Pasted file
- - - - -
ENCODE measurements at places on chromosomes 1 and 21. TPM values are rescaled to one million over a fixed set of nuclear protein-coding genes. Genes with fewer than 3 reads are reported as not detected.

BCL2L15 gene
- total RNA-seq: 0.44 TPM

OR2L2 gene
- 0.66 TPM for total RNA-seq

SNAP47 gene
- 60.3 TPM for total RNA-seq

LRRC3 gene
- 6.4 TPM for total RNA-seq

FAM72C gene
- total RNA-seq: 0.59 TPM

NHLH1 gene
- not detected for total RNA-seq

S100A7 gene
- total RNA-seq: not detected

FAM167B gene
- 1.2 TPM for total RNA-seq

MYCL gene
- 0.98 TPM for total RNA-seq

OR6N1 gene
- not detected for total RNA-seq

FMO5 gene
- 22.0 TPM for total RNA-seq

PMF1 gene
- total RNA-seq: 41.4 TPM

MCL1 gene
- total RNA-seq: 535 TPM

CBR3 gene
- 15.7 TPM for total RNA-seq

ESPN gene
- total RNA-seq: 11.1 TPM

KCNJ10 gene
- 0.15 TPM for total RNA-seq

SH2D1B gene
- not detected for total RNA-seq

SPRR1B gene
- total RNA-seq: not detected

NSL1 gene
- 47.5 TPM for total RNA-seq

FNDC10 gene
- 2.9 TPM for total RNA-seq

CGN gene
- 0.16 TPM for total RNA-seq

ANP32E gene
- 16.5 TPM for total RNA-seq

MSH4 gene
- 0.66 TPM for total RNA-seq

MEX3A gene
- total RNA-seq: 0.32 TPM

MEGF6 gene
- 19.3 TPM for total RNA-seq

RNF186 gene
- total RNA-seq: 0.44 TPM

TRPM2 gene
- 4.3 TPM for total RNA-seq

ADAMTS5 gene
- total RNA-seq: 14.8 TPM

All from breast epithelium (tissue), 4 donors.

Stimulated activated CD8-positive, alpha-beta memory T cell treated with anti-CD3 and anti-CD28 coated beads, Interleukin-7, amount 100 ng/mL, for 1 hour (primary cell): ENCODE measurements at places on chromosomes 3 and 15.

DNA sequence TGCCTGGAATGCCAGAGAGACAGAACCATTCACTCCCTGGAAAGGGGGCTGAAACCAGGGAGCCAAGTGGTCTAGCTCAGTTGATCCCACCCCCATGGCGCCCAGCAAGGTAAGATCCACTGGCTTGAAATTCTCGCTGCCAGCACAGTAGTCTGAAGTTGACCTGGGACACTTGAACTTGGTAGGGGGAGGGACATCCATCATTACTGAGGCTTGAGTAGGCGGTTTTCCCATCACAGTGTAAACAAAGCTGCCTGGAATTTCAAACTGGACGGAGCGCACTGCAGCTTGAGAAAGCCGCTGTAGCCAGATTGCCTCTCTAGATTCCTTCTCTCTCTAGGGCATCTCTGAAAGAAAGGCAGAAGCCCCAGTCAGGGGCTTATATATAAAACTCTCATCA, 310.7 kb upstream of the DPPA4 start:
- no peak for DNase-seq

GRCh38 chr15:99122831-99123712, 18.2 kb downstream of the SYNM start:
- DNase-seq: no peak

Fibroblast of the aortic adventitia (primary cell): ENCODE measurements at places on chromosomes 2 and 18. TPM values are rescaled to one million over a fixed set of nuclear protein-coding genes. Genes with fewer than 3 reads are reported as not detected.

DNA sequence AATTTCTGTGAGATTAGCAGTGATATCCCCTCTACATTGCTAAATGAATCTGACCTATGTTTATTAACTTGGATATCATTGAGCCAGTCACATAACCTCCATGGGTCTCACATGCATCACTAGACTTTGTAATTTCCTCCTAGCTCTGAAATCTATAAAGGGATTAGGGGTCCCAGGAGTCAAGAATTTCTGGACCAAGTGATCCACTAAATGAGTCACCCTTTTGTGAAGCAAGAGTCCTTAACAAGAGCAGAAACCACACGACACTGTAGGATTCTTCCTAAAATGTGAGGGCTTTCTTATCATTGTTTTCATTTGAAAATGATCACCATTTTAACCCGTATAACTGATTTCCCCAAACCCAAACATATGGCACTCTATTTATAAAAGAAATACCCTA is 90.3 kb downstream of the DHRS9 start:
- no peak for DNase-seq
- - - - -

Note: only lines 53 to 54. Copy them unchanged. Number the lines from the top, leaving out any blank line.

- total RNA-seq: 0.44 TPM

TRPM2 gene